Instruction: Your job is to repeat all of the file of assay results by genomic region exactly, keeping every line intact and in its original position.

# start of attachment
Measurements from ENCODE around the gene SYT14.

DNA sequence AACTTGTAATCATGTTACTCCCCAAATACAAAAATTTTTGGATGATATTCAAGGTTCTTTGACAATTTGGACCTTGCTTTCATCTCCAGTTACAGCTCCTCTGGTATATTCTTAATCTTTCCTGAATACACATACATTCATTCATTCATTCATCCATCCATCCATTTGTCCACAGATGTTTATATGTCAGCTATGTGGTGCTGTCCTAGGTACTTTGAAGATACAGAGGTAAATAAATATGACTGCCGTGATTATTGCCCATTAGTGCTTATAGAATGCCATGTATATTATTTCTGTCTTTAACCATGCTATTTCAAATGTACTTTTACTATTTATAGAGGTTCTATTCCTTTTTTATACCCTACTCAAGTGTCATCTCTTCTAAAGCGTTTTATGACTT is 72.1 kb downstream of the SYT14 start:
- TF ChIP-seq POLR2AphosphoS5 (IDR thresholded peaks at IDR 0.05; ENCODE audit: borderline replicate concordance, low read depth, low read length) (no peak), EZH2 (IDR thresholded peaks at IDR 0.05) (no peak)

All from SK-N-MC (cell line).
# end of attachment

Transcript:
Measurements from ENCODE around the gene SYT14.

DNA sequence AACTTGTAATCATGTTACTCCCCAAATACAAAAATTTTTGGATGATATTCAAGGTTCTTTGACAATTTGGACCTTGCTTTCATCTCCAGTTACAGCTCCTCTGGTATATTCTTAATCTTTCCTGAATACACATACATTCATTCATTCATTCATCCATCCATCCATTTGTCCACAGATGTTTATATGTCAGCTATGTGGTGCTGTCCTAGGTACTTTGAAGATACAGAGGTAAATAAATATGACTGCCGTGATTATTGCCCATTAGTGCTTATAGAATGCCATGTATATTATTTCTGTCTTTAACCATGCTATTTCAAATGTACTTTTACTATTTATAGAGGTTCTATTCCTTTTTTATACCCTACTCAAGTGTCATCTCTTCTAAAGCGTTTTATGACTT is 72.1 kb downstream of the SYT14 start:
- TF ChIP-seq POLR2AphosphoS5 (IDR thresholded peaks at IDR 0.05; ENCODE audit: borderline replicate concordance, low read depth, low read length) (no peak), EZH2 (IDR thresholded peaks at IDR 0.05) (no peak)

All from SK-N-MC (cell line).